But it is not only the strategy by itself, there are many other factors involved to be competitive and to impress the client. I am sure that things that are in the books are valuable but there are also others that I only could learn with this experience and when someone else gave me the advice:

Firstly, I believe it is important to be prepared to work in any kind of team and try to contribute in the best way because it will influence the outcomes of the project. Even when there are disagreements I have to hide those problems to the client; behaving like a team makes the customer trust you.

Also, I learnt that little details make a huge difference from the competitors; for instance, very well planned slides and presentations, a professional behaviour when interaction with the client, good command of the body language, eye contact, a clear speaking and communication, appropriate answers to the questions, the branding of your company, etc .The best way to make it natural is practicing as many times as possible.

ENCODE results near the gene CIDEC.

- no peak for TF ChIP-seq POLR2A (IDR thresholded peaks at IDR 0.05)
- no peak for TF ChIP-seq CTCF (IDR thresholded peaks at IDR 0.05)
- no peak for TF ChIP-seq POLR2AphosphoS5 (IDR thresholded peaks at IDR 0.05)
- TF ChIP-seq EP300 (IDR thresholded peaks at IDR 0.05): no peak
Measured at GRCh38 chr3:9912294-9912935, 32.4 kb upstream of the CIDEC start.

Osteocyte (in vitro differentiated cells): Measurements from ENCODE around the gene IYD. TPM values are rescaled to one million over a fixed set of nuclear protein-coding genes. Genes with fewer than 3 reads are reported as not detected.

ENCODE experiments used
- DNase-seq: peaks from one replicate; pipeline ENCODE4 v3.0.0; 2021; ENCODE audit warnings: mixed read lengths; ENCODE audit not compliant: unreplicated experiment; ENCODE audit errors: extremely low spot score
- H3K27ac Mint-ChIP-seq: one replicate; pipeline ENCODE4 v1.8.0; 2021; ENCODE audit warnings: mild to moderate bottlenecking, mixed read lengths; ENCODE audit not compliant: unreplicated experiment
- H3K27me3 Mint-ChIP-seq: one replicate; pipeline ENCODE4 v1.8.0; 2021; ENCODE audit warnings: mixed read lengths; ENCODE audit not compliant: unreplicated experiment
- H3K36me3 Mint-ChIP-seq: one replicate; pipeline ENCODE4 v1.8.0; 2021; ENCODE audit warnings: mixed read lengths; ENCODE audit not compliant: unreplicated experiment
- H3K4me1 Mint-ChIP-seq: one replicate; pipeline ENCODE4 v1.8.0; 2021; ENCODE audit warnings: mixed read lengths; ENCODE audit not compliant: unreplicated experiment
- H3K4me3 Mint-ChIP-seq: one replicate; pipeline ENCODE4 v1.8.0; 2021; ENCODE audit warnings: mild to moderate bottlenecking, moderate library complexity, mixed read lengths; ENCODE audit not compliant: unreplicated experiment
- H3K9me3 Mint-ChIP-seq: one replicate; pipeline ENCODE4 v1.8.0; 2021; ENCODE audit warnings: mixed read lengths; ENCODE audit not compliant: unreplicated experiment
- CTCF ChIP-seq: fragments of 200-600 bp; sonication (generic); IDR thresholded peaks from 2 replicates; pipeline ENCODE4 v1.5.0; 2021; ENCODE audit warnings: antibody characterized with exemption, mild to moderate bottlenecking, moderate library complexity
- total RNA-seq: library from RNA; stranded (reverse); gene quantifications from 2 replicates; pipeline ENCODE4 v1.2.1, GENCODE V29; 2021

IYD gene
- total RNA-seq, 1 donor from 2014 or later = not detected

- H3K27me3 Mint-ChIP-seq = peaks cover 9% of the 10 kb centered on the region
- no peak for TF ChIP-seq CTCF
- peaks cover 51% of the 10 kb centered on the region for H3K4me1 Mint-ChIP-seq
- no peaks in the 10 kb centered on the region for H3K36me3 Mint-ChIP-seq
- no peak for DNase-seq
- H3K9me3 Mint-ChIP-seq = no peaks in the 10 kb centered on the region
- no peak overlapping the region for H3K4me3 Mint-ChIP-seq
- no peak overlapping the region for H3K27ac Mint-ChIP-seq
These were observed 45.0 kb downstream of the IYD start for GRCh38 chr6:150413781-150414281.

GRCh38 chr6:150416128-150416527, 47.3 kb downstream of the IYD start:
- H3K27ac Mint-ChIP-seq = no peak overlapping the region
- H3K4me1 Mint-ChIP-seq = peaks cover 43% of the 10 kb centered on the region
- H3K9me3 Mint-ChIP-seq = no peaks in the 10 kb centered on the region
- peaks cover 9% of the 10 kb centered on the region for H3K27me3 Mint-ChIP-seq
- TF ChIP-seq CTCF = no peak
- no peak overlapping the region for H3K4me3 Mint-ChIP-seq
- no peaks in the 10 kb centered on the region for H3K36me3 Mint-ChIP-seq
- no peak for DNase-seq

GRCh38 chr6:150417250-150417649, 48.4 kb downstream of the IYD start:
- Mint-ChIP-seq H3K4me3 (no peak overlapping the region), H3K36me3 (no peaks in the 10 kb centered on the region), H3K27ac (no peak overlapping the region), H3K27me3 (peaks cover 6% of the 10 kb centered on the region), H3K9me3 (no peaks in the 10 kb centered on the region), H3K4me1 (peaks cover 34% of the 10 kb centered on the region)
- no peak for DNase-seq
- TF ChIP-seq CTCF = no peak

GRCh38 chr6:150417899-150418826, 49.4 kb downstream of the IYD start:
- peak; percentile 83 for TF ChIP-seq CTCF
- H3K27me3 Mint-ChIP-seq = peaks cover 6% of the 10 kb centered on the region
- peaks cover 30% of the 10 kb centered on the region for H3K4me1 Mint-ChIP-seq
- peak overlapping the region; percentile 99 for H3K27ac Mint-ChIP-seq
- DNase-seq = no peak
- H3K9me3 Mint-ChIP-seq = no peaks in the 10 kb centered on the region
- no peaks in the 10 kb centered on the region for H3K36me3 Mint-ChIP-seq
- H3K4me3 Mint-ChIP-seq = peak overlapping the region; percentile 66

Finally, a crucial element to get a better outcome is to show a real interest in the client and its needs, to listen to it carefully and try to understand its situation. Sometimes the client is not sure what it really wants and do not want to realize the bigger picture of the problem. And we have to be prepared to give the best options and be adventurous in creative solutions.

If I were given this opportunity again I would use a mixture of approaches to effectively enhance the business model of the organization. I would keep in mind the affordance of the 4 basic layers in any strategic implementation while following the steps given for Ling, R. and Yen, D.C. (2001)(8) and emphasizing the focus given by Finnegan D.(2007)(5) to the sub-culture interactions, psychological contracts and knowledge sharing. The core book gave me a different view of what I used to understand about implementing a CRM or any IT project. From a previous experience I could see that the failures in most projects are a human factor, but I was never aware of the critical details involved. From now, I will be careful in considering all these aspects to do the right things. Also, I will put in practice the experience acquired, lessons learnt and the recommendations given in the feedbacks and in the periodical meetings with the Consultants.

  • Parsons, G.L.(1983) ´Information Technology: A New Competitive Weapon´ ,Sloan Management Review, Fall,pp.3-13